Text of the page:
Liked by 1 person

  6. I started my Patrick’s scrapbook about 6 months after he died. I had lots of photos in an old album and many, many, many on slides from when he was a baby. I bought a slide/negative to digital converter and spent hours looking at them and crying as I worked on them. I downloaded photos from Facebook accounts and other family members and friends. Then I sat down at a big folding table my husband set up for me in the living room (so I wouldn’t hide) and went through them all. It took me weeks to finish, some days I got numerous pages done and other days I didn’t last 5 minutes but I remembered so many special things and special moments with my Patrick. He was a sweet child, a joy as a teen and a well loved and wonderful man.

    Liked by 1 person

  7. One of my first thoughts this morning (before reading your post), was that I haven’t looked at the photo album for a while. Kind of neat we are sharing the same thoughts at the same time. Anyway, a while ago, I stopped my daily perusal of the photo album because I found that I was carrying around memories of photographs instead of the real memories – the pictures were actually making me forget. So now, I spend more time looking out and around and remembering things that happened in certain spots around the house or around town. I think I want to use the photos as a supplement to memory and not as a substitute.

    “We are leaving him behind.” I hate those words as I know you do. The fading of the experience of my boy is a reality I do not like. But, I am trying to discipline myself to think about this differently: The separation is temporary. The physical body our son occupied was confining, a snapshot, if you will, of all he truly is. Much as a photograph is just an image, the material physical presence of our son along with his will, emotion, and personality as we experienced him, was just a temporary place for him to be. The real, perfected version, with all his potential fulfilled is currently and actually present with the Lord and I will seem him again. He is not gone. He is not even a fading memory because each day brings me closer to seeing my son, my real and actual son, again. And that truth is better and more real than any memory, photo, video or voice recording that I weep over.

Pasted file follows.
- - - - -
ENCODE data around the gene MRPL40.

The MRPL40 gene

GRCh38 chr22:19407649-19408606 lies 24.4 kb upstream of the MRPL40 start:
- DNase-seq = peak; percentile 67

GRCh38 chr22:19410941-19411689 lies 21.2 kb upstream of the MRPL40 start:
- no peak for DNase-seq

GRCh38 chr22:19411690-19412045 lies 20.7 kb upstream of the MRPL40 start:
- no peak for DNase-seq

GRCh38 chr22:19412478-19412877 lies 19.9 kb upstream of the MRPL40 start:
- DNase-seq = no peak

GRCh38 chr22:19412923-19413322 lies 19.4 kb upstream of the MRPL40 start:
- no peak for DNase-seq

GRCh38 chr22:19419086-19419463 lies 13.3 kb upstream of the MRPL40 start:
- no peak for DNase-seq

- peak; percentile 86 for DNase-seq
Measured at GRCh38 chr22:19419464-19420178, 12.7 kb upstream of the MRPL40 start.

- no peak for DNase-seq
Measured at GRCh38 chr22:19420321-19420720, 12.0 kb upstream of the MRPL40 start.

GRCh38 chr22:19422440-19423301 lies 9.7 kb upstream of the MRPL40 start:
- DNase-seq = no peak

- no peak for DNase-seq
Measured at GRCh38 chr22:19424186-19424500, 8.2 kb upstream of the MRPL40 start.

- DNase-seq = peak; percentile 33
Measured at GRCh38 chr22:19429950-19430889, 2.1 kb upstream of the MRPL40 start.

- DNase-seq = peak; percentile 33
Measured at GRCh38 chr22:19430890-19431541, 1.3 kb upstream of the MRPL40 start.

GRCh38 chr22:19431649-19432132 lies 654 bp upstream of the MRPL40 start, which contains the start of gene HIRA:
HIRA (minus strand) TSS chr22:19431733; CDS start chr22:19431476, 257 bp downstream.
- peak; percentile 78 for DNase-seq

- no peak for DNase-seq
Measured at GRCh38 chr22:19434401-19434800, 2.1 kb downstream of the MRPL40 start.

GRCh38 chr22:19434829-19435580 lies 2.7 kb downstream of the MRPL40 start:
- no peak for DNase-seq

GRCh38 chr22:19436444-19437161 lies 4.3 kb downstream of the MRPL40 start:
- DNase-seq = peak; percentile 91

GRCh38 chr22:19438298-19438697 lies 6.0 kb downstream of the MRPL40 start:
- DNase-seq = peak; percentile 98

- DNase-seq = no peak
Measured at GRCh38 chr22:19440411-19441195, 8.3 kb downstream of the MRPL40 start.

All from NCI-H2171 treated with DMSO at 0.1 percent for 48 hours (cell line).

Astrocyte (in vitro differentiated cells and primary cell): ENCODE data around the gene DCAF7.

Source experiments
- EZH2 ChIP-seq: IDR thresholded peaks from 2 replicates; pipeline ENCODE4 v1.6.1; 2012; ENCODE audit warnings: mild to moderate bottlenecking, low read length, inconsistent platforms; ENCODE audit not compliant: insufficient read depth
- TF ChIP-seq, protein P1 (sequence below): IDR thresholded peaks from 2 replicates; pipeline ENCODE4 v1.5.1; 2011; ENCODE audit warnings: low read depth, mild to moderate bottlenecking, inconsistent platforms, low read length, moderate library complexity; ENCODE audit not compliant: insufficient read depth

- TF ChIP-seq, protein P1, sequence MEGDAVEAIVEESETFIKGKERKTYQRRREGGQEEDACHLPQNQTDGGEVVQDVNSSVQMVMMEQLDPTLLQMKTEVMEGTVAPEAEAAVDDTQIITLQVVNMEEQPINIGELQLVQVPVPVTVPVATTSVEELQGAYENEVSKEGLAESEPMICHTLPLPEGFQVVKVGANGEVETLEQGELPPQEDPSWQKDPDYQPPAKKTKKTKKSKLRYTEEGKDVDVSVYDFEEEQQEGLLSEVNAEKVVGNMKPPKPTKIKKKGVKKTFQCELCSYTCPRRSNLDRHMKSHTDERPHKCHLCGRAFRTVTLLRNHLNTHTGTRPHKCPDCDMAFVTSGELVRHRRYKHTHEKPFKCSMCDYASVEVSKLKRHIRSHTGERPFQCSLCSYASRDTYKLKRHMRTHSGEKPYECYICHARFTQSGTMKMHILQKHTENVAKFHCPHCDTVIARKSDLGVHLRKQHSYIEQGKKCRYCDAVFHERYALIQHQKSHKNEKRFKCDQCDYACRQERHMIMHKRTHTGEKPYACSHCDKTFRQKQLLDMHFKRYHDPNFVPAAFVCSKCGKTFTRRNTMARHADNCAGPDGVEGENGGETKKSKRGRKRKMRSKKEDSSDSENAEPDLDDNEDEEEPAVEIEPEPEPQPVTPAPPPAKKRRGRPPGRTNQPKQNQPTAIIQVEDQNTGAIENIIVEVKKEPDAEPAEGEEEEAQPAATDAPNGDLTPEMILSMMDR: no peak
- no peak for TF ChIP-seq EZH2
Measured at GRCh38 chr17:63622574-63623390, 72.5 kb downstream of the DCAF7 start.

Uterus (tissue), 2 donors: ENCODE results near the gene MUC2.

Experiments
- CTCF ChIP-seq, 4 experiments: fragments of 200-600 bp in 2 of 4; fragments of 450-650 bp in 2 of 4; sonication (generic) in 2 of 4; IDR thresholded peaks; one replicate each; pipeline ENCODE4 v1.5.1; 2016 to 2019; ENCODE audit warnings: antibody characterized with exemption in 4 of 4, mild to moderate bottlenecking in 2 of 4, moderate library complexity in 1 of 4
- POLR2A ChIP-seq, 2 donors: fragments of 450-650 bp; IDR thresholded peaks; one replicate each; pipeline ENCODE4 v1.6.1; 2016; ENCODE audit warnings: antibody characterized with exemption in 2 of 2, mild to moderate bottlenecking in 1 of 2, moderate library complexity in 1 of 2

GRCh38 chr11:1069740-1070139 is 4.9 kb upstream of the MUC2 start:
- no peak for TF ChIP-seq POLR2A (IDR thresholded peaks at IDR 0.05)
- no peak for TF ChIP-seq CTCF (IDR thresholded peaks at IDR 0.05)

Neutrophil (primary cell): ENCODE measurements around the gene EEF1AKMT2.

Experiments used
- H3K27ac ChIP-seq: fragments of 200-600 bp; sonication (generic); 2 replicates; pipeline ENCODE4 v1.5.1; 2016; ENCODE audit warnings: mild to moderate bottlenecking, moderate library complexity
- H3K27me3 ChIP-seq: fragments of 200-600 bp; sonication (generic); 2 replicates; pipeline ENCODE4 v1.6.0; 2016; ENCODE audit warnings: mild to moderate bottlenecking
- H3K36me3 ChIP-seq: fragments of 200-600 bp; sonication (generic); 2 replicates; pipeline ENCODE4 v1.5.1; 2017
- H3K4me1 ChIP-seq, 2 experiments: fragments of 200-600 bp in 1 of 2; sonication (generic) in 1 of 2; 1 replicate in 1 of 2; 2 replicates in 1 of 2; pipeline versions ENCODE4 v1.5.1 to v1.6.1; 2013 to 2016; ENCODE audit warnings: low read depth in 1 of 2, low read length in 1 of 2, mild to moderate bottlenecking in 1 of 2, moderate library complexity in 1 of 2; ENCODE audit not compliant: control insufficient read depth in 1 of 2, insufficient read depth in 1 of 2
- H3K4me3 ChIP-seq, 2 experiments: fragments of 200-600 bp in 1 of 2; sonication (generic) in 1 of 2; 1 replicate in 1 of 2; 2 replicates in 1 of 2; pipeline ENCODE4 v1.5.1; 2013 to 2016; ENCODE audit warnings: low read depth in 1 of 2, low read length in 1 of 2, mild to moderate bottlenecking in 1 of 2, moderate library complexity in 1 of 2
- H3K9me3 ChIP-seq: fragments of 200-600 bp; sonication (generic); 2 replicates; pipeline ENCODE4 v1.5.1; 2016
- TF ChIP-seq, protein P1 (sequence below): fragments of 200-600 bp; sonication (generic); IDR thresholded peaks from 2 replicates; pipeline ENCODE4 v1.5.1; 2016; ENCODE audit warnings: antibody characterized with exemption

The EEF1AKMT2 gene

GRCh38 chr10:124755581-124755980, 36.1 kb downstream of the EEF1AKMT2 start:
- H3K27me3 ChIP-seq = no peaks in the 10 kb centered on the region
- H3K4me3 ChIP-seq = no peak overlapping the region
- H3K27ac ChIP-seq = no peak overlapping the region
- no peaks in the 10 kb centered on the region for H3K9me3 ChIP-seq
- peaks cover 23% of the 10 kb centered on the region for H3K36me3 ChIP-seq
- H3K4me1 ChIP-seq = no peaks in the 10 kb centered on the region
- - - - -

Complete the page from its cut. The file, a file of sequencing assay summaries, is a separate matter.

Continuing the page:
Sorry for the long philosophical ramble. Blessings to you.

    Liked by 1 person

    1. Kim ,
      Please don’t apologize for a lengthy comment-you are helping to fulfill my dream for this site. I never wanted it to be a one-way conversation but instead an invitation for discussion and community.

      I always appreciate your wisdom and insight-you never fail to help turn my heart toward things eternal. Thank you, friend.

      I love how you describe our sons’ earthly bodies. That is such a helpful image.

      I can’t wait to see our children in all their eternal glory-what they were here perfected and perfectly redeemed!

      Liked by 1 person

    2. Thank you for this beautiful perspective, I miss my sweet baby but every day is one day closer to him and our eternity. Forever in my heart and always on my mind.
      -Donovan Curtis Howard 4/26/2018

      Liked by 2 people

  8. This spoke to my hurting heart. I have the same horrified feeling of leaving Mikal behind in Oct of 2016. His pictures are wonderful but I find myself zooming in to look in his eyes. ….
    I don’t want to create a shrine either, but I can’t put them away.

    Liked by 1 person

    1. Arlene, You don’t have to put them away. I didn’t. I try to incorporate them into the larger tableau. He does have more photos on the wall than the other kids but they are mixed in. Do the best you can. Blessings, dear one.


    1. Thank you for the encouragement–I have lots of pictures for a photo album but haven’t yet decided how to put them together. I hope one day to write about his life as well. He was an amazing man–did so very much before he died at 23 and impacted so many people. I am honored to be his mama.